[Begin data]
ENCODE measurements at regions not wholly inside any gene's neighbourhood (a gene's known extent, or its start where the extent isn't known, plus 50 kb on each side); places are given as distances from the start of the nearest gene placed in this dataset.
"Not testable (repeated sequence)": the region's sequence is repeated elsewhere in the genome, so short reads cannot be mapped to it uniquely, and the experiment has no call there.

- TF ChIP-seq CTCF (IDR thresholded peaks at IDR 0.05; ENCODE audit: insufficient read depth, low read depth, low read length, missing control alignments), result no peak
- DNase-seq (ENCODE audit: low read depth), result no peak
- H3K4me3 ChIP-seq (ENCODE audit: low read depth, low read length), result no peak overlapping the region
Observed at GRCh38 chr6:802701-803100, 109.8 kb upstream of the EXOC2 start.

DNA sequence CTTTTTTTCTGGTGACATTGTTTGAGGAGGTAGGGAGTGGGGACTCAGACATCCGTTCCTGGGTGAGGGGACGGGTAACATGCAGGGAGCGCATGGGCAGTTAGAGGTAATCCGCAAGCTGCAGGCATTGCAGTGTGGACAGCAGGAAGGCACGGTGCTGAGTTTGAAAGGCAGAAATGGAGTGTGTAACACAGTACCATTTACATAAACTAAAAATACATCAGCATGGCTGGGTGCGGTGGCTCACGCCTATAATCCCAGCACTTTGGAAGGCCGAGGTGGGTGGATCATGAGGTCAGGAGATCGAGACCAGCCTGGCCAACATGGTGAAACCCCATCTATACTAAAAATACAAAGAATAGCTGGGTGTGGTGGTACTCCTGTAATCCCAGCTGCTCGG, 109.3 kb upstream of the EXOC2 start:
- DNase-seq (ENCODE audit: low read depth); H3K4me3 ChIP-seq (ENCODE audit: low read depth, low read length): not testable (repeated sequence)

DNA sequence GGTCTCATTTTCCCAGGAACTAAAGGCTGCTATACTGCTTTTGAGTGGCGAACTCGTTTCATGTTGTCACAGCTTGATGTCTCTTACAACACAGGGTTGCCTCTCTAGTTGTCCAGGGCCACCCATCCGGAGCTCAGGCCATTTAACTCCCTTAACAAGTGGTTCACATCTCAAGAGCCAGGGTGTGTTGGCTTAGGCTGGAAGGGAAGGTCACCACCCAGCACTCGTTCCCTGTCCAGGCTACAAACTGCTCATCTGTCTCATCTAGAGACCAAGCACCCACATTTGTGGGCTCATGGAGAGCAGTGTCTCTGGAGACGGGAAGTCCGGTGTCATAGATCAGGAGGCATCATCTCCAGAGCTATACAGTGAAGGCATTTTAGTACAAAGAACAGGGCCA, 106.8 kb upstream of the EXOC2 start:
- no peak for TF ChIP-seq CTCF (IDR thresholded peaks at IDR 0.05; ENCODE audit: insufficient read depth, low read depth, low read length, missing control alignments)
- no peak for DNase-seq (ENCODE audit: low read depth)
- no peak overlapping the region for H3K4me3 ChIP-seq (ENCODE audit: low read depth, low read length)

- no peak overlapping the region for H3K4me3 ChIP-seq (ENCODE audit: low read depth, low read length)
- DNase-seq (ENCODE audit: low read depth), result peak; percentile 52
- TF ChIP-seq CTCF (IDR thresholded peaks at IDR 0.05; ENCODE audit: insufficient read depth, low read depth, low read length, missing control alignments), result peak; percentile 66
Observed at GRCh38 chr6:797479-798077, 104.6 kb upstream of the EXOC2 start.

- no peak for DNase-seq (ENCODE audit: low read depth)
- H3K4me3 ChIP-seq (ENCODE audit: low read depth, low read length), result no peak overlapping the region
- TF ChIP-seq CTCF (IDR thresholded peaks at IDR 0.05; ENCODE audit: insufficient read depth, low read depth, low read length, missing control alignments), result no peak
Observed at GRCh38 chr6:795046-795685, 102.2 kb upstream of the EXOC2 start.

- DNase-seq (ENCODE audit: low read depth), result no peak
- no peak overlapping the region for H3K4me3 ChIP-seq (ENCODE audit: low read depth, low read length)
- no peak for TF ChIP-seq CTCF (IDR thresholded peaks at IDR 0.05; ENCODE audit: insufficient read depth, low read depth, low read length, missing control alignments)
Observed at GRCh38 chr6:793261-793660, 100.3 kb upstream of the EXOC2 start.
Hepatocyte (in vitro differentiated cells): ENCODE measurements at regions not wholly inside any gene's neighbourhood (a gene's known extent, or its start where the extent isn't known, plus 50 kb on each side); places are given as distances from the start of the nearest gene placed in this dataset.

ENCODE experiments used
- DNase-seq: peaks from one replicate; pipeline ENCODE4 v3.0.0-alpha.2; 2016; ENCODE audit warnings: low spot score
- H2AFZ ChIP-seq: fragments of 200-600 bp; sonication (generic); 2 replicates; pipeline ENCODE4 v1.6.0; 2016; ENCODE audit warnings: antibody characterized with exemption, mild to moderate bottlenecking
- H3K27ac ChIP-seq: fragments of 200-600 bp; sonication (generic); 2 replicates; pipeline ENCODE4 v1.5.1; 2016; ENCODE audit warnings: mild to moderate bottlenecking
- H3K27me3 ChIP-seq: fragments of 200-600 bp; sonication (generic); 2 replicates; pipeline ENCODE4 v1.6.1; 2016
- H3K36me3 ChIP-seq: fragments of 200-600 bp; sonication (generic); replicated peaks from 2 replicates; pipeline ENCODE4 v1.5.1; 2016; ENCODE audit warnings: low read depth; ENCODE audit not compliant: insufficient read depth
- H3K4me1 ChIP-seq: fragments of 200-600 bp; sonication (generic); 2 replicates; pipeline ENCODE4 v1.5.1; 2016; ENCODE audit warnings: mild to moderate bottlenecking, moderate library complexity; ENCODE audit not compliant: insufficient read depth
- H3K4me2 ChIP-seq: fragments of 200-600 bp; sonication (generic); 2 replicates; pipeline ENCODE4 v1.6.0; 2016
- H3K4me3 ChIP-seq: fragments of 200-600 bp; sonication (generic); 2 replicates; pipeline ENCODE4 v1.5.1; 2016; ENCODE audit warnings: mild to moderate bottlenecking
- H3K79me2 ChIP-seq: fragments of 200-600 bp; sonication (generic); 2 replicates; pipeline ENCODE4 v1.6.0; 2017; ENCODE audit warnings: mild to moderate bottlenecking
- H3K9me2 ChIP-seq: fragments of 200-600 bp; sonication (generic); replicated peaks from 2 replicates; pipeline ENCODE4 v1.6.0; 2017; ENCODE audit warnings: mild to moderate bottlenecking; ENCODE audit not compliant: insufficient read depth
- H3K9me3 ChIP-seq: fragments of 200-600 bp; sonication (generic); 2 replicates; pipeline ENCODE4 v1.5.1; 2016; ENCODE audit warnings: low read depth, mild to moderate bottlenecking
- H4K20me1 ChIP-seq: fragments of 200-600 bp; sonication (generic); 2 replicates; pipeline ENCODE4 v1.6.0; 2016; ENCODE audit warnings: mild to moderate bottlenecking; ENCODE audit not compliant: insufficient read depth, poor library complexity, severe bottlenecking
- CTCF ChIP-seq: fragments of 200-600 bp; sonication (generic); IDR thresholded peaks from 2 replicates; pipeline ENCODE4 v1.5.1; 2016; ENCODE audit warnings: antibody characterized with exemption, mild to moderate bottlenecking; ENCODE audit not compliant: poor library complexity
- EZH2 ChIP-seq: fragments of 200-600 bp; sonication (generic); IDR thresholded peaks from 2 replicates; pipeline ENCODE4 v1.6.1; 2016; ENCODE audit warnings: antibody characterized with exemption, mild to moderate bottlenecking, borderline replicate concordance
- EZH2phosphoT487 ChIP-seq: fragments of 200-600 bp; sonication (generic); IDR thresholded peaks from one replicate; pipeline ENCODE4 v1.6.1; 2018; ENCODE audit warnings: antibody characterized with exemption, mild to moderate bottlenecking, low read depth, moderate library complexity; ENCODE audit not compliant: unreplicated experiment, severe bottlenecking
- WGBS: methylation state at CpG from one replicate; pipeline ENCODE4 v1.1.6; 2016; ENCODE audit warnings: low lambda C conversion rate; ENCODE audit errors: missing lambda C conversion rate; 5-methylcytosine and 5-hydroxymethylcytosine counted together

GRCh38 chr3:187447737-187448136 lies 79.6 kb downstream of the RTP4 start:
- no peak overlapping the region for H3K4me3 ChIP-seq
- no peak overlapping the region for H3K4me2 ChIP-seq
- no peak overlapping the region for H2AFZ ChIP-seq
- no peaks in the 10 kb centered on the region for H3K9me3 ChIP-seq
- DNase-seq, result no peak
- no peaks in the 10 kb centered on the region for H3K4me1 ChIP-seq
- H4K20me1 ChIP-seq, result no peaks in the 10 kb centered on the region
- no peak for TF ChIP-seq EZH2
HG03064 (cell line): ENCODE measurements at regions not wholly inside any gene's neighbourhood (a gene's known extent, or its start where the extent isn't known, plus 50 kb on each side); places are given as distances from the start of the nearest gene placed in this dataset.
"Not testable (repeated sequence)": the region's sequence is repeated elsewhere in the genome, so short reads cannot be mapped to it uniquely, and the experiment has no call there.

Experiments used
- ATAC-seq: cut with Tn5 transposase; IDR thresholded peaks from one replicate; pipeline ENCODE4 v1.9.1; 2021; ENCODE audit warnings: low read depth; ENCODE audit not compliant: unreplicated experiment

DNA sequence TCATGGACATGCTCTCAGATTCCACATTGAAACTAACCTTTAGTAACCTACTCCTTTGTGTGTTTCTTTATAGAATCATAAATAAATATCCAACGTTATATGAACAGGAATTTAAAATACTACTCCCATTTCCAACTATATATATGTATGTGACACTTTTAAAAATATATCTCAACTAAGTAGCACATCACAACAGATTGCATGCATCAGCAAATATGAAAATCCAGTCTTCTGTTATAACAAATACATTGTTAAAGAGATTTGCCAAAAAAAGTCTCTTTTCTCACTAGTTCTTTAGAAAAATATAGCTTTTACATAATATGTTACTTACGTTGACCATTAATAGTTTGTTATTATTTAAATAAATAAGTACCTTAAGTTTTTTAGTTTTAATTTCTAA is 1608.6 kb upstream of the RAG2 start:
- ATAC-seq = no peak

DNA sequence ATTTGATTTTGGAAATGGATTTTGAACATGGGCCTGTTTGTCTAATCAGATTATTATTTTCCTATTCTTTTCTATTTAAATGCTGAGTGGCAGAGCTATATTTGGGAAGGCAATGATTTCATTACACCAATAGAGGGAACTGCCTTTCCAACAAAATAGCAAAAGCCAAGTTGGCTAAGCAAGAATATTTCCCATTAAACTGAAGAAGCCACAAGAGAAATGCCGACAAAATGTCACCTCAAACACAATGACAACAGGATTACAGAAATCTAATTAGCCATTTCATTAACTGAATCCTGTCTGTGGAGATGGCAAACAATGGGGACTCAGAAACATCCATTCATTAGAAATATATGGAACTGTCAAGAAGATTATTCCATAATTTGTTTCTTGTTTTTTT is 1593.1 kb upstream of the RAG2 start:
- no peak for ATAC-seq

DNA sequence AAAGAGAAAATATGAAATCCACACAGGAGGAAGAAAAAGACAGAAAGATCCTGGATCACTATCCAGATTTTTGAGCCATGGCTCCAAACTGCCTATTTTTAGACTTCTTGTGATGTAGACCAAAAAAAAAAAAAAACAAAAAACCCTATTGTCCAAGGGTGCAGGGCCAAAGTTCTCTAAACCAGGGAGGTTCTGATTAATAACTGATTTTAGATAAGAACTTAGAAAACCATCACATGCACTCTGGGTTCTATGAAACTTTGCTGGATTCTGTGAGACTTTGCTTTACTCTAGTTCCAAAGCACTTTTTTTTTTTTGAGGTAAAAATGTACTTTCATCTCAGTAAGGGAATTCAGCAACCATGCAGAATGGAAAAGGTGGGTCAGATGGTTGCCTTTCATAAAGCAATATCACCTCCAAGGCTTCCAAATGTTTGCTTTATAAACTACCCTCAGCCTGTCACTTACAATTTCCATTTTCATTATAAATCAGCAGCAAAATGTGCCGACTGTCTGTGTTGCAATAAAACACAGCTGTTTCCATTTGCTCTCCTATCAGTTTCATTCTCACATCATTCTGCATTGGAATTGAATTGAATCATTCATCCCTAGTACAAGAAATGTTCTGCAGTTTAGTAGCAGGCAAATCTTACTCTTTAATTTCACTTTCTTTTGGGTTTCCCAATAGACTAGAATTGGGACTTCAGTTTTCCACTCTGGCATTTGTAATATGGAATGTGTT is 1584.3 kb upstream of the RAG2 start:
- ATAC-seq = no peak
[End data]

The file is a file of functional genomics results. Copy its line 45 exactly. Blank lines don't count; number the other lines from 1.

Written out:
- no peak overlapping the region for H3K4me2 ChIP-seq